Even country legend Merle Haggard could see through the bluster and past the flag-waving. “I don’t even know the Dixie Chicks”, he stated, “but I find it an insult for all the men and women who fought and died in past wars when the majority of America jumped down their throats for voicing an opinion. It was like a verbal witch-hunt and lynching.” 

Mother is not a Dixie Chicks album. And it’s definitely not country, so don’t expect either one. But it’s doubtful that any labels like country, pop, rock – or whatever else – were even discussed by Maines and her producer Ben Harper when they began work on this collection of songs. And in truth, what ‘kind of’ an album it is doesn’t really matter.

What matters is that one of the most powerful, expressive and emotive voices of the last fifteen to twenty years, a voice that has been too long gone, has gifted its vocal dynamism to the world once more. As it happens, though, Mother (whose title track comes from Pink Floyd’s The Wall album) IS an excellent debut. Among the standout offerings are Natalie’s graceful embrace of the Jeff Buckley classic Lover, You Should’ve Come Over, and Come Crying To Me, a Maines co-write with Dixie Chick band-mates Martie and Emily.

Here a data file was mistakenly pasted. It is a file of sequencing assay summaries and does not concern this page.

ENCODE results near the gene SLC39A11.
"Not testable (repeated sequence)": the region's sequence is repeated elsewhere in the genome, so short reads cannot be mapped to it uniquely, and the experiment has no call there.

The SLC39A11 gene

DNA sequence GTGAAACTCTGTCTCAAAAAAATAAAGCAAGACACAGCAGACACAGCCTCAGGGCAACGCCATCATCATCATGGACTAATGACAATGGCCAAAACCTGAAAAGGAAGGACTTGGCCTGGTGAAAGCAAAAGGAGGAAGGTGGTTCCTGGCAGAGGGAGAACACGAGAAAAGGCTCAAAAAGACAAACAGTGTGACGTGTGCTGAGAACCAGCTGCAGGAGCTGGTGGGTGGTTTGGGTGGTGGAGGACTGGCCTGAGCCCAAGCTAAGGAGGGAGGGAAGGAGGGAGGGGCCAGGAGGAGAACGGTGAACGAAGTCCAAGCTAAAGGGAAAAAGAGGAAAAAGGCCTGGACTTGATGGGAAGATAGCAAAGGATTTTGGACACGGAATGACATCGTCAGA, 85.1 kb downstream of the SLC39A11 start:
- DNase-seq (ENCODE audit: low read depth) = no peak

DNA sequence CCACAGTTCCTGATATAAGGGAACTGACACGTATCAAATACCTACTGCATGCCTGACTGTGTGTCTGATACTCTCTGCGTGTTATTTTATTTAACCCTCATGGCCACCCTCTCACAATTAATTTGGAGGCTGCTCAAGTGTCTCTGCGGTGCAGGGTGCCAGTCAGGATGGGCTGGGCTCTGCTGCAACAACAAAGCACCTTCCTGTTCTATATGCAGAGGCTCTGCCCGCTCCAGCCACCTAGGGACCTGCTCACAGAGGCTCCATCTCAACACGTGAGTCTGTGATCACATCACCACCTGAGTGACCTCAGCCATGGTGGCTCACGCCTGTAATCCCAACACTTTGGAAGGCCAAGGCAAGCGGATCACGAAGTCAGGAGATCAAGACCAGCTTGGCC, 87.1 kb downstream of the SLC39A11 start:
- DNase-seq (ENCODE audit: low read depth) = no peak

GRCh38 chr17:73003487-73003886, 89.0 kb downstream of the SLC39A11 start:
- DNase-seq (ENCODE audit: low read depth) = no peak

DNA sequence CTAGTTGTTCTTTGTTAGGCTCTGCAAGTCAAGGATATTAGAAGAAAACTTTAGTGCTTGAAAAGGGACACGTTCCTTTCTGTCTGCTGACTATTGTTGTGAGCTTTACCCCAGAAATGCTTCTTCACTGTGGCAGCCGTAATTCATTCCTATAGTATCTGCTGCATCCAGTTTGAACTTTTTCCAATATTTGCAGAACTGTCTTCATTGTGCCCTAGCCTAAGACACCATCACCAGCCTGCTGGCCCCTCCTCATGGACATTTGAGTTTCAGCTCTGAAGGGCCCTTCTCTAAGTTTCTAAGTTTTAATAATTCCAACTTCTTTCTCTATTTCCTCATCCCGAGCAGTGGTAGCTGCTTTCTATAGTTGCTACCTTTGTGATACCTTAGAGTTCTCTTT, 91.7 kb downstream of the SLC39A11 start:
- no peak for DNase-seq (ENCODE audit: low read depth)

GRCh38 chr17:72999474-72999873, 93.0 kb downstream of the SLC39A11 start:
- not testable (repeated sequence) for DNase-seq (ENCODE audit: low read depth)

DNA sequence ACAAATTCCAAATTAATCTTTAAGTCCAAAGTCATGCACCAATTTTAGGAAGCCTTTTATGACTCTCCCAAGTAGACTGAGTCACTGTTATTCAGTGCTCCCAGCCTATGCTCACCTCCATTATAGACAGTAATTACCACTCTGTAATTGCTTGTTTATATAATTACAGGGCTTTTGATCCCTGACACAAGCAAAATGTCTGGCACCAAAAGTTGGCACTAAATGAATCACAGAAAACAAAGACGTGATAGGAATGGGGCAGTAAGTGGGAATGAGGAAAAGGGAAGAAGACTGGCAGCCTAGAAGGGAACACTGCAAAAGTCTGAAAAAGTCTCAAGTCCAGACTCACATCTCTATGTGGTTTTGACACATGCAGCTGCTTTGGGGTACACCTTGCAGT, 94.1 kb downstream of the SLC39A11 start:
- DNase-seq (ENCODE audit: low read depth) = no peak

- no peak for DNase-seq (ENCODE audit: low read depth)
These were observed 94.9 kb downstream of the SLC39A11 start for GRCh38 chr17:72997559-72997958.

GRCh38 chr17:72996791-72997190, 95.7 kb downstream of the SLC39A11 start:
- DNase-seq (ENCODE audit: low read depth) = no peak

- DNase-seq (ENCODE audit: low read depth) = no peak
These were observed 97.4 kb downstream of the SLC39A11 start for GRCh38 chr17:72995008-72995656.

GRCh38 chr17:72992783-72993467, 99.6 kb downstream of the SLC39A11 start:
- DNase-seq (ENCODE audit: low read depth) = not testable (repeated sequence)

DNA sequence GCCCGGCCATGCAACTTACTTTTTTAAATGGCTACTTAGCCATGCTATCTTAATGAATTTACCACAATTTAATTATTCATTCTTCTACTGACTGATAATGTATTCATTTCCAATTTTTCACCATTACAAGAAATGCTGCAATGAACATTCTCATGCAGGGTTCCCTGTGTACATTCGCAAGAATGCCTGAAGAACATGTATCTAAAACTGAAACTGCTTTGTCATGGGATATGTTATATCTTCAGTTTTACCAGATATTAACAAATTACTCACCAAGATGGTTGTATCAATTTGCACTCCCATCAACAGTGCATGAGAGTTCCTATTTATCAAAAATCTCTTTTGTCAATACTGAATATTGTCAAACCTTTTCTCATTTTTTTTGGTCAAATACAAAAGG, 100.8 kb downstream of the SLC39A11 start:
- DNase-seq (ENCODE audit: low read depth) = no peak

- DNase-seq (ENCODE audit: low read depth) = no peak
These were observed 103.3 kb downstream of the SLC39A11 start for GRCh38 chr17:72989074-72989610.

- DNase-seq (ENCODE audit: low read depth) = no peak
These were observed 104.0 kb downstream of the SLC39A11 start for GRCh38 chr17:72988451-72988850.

Last week the US celebrated the fourth of July, its Independence Day. If anyone can claim to have truly lived in the spirit of what that day is supposed to recognise, then it’s Natalie Maines.

And long may she continue living that very same way.


Caitriona O’ Sullivan

First Published September 2020


Part 2

It’s not an unusual occurrence in life that we sometimes get so used to seeing certain people from one particular perspective, that we forget about – or perhaps fail to notice at all – other aspects of who they are which are equally, if not more important. And this may well be the case with Kerry singer/songwriter CAITRIONA O’ SULLIVAN. Caitriona, of course, is no doubt best-known as a long-term occupant of one of the judges’ chairs on TG4’s hit show, Glór Tire, having been part of this successful team from the get-go over a decade and half ago now. But if you ever thought that’s all there is to Caitriona, oh how wrong you would have been!